The Jesus Response to Worry

Worry gives a small thing a big shadow. -Swedish Proverb

Worry is also like a wolf, and if you don’t hunt it down it’ll cause havoc. Sure, there’ll be more wolves, but they’re just wolves. You can always outsmart them. And, with patience, even find peace amidst their distant howls.

Worries need not control you, for you can be at peace if you adapt to the Jesus response to worry.

That is why I tell you not to worry about everyday life—whether you have enough food and drink, or enough clothes to wear. Isn’t life more than food, and your body more than clothing? Look at the birds. They don’t plant or harvest or store food in barns, for your heavenly Father feeds them. And aren’t you far more valuable to him than they are? Can all your worries add a single moment to your life? -Matthew 6:25-27

Response 1: Take Your Blinders Off

Worry tends to limit our attention to a narrow width of experience, and for a time we lose our ability to gain helpful insights. Race horses are fitted with blinders to keep them on track. Without the necessary equipment, the horses and jockeys would collide horrifically with one another. No one would be able to finish the race. Blinders are ideal when conditions call for narrow sprints forward, but worrying isn’t a sprint. Worry initiates our natural tendencies of fight and flight, which in turn narrows our thoughts on that which seems to be causing the worry. Jesus teaches us an alternative response, one in which we are to think more generally and consider other beings, like birds, who are surprisingly cared for by our Heavenly Father. And since we place beings like birds lower in importance than people, and concede that God cares for each bird, we are able to gain insight on our worry. It’s shadow dissipates and shrinks in stature. Take your binders off and look around.

Response 2: Enjoy Your New Future

Jesus asks, “can all your worries add a single moment to your life?” When you worry, you tend to live in the future as a what-if. What if your husband doesn't like the new recipe? What if your daughter doesn’t make any new friends her first year of college? What if she makes new friends but they’re of poor character? Imagination can cast shadows where there are none to be had, and throw a blanket of darkness over you head in the sunniest of situations. Jesus’s question is meant to challenge your brooding imaginations that cannot add moments to your life but merely robs you of time and energy. Understanding the ineffectiveness of worry empowers you to drop the default position and adopt a hopeful, God given future. Enjoy it.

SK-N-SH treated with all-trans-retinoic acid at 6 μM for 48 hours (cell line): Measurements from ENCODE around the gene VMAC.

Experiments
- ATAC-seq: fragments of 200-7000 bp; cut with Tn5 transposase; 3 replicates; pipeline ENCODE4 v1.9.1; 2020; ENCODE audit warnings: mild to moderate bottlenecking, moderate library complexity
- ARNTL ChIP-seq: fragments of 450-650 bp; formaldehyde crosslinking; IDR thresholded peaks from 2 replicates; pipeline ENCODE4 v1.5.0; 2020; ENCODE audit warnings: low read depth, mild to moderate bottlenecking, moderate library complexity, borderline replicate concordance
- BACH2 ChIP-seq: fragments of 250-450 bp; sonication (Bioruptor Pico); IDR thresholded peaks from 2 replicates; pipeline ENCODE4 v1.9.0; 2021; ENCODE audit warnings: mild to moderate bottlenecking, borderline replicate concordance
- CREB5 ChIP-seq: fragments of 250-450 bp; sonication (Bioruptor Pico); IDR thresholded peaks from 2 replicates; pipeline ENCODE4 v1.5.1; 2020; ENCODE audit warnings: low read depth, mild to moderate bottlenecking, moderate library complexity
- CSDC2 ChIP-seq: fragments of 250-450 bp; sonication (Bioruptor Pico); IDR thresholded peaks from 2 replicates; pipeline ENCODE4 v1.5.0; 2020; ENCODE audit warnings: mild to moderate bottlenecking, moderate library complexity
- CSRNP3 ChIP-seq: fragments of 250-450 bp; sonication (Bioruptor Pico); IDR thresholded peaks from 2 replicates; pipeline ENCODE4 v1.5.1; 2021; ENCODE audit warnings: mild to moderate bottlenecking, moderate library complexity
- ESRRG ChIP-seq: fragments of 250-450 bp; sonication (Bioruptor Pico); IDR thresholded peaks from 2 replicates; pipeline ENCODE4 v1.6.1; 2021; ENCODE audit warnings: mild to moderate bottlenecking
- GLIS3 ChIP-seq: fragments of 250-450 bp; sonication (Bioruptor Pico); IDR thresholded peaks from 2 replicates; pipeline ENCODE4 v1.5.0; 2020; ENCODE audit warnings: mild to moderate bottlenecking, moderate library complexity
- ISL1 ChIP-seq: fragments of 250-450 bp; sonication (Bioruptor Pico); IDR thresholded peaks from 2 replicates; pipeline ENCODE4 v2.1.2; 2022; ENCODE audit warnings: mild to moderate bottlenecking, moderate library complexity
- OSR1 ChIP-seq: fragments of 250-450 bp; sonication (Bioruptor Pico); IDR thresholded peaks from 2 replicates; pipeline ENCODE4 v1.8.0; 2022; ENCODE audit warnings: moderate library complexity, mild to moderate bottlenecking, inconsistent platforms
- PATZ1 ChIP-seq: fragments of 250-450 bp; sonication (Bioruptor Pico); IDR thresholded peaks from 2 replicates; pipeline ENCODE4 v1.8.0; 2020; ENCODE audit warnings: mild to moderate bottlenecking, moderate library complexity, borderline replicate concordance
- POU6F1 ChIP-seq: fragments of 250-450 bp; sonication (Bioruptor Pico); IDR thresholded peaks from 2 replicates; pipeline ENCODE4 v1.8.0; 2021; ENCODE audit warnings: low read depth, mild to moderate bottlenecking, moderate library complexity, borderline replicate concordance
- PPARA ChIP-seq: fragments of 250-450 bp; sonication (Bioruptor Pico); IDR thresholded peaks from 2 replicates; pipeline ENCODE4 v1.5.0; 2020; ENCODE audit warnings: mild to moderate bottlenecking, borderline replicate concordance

Response 3: Keep The Focus To Keep Consistent

“So don’t worry about these things, saying, “What will we eat? What will we drink? What will we wear?” These things dominate the thoughts of unbelievers, but your heavenly Father already knows all your needs. Seek the Kingdom of God above all else, and live righteously, and he will give you everything you need.” -Matthew 6:31-33

It’s not good enough to be aware of your worries - you must also adjust your focus. Like someone climbing out of a long stay in a dark cave at midday, you need to be patient with yourself as you adjust to living in the light. Living righteously, that is, living in right relationship with God and others (and yourself) takes effort that is probably beyond your current capacity. Coming out of the darkness of worry and into the light of God’s confidence allows you to see, but your eyes need to grow accustomed to the brightness of His goodness. So you turn your gaze downward and shield yourself from His radiance. You might even hide behind trees and rocks to give your eyes a break; which is to say, giving up your propensity to worry is partially painful because you’ve habituated yourself to worry, and there’s comfort in your habits. Seek His Kingdom by consistently turning over small worries. As you see God’s faithfulness fulfilled in small ways, you’ll grow in confidence and be able to give over bigger worries. Your eyes will grow accustomed to the light, and the shadowy darkness of worry will grow smaller and smaller till you notice it only in passing. Keep your focus on Him and you'll keep consistent.

Worries need not control you, for you can be at peace if you adapt to the Jesus response to worry.